A few days before Christmas 1988, more than a dozen environmental and fishing groups sued federal leaders over the San Joaquin River, Friant Dam and the renewal of 40-year water contracts, mostly for farmers.
Nearly 25 years later, stories say the lawsuit was all about the U.S. Bureau of Reclamation violating California law when it dried up the river and ended two salmon runs.
That is true, and it’s appropriate to mention now as the river restoration hits obstacles, not the least of which is funding problems, downstream cropland damage and construction delays.
But in the late 1980s, the drama was not about restoring salmon runs. It was about contract renewals and environmental impact studies.
At the time federal leaders argued a legal position dating back decades. They said they didn’t need to study the environmental impacts to renew 40-year water contracts. Federal leaders tried to push the renewals forward, despite the lawsuit.
The legal and political battle over the issue continued for years.
Finally in October 1993, a U.S. District Court in Sacramento rejected the idea of simply dismissing the lawsuit and opened the door to considering the state law protecting fisheries downstream of dams. I wrote that story 20 years ago.
One other piece of San Joaquin River-Friant Dam trivia: Gov. Edmund G. “Pat” Brown — Jerry’s father — in 1959 killed an environmental lawsuit over the damming of the river and salmon. The lawsuit was set to be filed by Brown’s own state Department of Fish and Game.
In 1989, the elder Brown said he was determined to have his administration, not the courts, decide the issue. That story was written by former Fresno Bee reporter Lloyd G. Carter, who was working for United Press International at the time.
This week, San Joaquin River water started pouring out of Friant Dam a little faster than it has been. It’s part of the experimental flows in the river restoration project.
For those who don’t follow the river closely, I’ll explain a little. Water releases from Friant have been going on for decades to supply land owners immediately downstream of the dam. It’s usually just a trickle.
This week, the U.S. Bureau of Reclamation is ramping up to 1,050 cubic feet per second — about 2,000 acre-feet of water per day. Later this week, the release will be dropped to 700 cfs through Nov. 6. Then it will dip to 350 until the end of February.
The restoration project, which began four years ago, is supposed to reconnect the dried parts of the river with the Pacific Ocean. One goals in the project is to bring back runs of salmon that died off decades ago.
The releases over the next several days mimic nature by attracting migrating chinook salmon to move upstream for spawning, a bureau spokeswoman said. Biologists and other wildlife officials are studying the river’s reaction to the reintroduction of fish and flows.
Biologists have tagged and planted salmon in the river to follow their progress.
A big concern is seepage downstream beyond the Mendota Pool on the Valley’s west side. The flows have gotten into farm fields and caused damage, growers say.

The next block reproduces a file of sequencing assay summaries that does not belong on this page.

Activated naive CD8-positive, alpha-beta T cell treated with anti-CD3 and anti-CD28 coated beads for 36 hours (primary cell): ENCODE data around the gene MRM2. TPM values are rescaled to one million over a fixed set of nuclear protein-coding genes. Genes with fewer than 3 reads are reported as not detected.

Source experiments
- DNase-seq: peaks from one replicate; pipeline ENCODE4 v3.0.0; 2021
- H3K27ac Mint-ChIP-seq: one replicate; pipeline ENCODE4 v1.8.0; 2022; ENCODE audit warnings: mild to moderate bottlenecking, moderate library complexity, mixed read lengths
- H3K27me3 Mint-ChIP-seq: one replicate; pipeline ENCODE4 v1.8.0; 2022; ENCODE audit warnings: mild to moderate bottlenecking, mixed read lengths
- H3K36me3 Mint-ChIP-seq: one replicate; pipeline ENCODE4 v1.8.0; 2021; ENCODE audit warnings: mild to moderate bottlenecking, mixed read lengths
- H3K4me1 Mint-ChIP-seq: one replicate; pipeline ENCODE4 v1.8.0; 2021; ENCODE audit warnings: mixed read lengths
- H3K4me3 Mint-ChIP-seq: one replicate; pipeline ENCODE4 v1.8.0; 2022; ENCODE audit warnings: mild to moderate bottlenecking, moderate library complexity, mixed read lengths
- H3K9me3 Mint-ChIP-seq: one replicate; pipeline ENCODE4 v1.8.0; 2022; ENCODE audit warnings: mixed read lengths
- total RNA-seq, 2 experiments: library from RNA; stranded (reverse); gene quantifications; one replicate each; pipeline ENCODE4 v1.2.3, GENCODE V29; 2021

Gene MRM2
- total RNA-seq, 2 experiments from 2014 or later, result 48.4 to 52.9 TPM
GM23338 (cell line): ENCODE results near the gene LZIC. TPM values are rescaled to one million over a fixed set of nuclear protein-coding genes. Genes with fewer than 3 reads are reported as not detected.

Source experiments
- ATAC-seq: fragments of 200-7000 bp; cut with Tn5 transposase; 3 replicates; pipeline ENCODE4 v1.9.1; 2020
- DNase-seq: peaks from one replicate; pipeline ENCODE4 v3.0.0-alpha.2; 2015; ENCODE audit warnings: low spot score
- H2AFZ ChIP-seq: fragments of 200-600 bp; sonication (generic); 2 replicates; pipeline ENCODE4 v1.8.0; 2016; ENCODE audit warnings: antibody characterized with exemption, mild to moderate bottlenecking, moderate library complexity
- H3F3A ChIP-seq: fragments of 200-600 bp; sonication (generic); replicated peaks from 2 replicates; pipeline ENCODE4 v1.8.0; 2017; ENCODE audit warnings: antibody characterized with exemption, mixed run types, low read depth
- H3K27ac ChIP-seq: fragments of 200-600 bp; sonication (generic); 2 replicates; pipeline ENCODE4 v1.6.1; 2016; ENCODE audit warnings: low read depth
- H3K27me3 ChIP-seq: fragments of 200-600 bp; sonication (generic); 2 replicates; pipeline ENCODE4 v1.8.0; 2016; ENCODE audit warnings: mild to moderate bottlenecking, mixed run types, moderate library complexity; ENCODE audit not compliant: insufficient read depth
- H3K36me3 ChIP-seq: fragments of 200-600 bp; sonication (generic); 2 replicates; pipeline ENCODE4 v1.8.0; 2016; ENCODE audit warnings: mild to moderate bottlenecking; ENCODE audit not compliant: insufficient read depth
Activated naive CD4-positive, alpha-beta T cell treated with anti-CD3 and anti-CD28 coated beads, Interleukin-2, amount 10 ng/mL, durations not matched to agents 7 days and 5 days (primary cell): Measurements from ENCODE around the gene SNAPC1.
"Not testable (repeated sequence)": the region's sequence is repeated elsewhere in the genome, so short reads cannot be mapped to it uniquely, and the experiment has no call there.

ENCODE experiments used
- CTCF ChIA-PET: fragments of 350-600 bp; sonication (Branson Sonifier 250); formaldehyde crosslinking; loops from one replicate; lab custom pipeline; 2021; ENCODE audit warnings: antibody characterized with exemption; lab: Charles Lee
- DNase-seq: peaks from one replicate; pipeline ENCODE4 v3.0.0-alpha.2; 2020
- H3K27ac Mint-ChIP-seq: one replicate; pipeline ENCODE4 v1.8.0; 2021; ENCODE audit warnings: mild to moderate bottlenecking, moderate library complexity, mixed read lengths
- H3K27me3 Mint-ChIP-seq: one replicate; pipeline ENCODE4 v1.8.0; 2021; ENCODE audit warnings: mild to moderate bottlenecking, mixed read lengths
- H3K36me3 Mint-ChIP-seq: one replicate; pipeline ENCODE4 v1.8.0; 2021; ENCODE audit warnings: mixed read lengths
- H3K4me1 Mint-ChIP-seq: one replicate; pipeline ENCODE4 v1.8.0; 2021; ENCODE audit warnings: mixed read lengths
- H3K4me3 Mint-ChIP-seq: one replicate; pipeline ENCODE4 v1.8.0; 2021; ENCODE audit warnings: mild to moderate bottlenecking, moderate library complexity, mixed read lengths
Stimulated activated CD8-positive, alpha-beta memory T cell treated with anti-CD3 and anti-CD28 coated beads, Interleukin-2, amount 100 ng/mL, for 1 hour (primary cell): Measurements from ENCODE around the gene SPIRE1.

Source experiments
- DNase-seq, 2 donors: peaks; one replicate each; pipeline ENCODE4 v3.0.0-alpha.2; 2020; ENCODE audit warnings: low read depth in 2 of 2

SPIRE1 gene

Federal officials have installed underground water monitoring systems to detect when groundwater is rising in reaction to the extra flows.
Also local land owners have been alerted to call or email federal officials if they see seepage. Bureau leaders say they are prepared to reduce the flow if problems appear.
To Fresno County Supervisor Phil Larson, it was the easiest vote in the world.
He wanted his colleagues to approve sending a letter to Sen. Dianne Feinstein, asking her support a House resolution that seeks more Sacramento-San Joaquin Delta water for the Valley’s west side.
But, as with so much else in politics, the request turned out to be anything but simple.
Larson’s initial motion passed 3-0 — but Supervisors Andreas Borgeas and Debbie Poochigian abstained. They wanted the mull it over and, for Borgeas, to check with other members of the Valley’s congressional delegation before backing the letter.
The bill has been introduced by Fresno Democrat Jim Costa. But Borgeas noted that in the past few years Tulare Republican Devin Nunes had also introduced legislation that would increase delta pumping — including one last year that passed the House but died in the Senate.
Larson was frustrated. How could politics seep into a request so simple?
The board, he felt, should support all efforts — be they Republican or Democrat — to bring more water to the Valley’s west side.
Still, he agreed to the delay — just a few hours until the afternoon.
At issue is Costa’s H.R. 1927, which would tweak existing management plans — known as biological opinions — covering threatening Delta smelt and endangered salmon to allow more pumping.
Johnny Amaral, Nunes’ chief-of-staff, says Nunes’ 2009 effort was almost identical to Costa’s, but Costa’s people say the current effort is more nuanced in that it wouldn’t eliminate the biological opinions.
Nunes’ 2009 effort would have suspended the biological opinions and set pumping levels at 100% of the contracted amounts annually. Democrats controlled the House at the time. The effort went nowhere.
But Nunes had better luck last year, with the Republicans in control. He succeeded in passing an ambitious, pro-agriculture water bill that would have significantly increased water deliveries to the Valley’s west side.
Both Feinstein and fellow California Sen. Barbara Boxer, however, were opposed to the legislation It died in the Senate.
“The fact of the matter is if Democrats in the House and Senate actually cared about a reliable water supply, they would have supported language to allow the pumps to run when the it was offered in 2009,” Amaral said.
Rep. Devin Nunes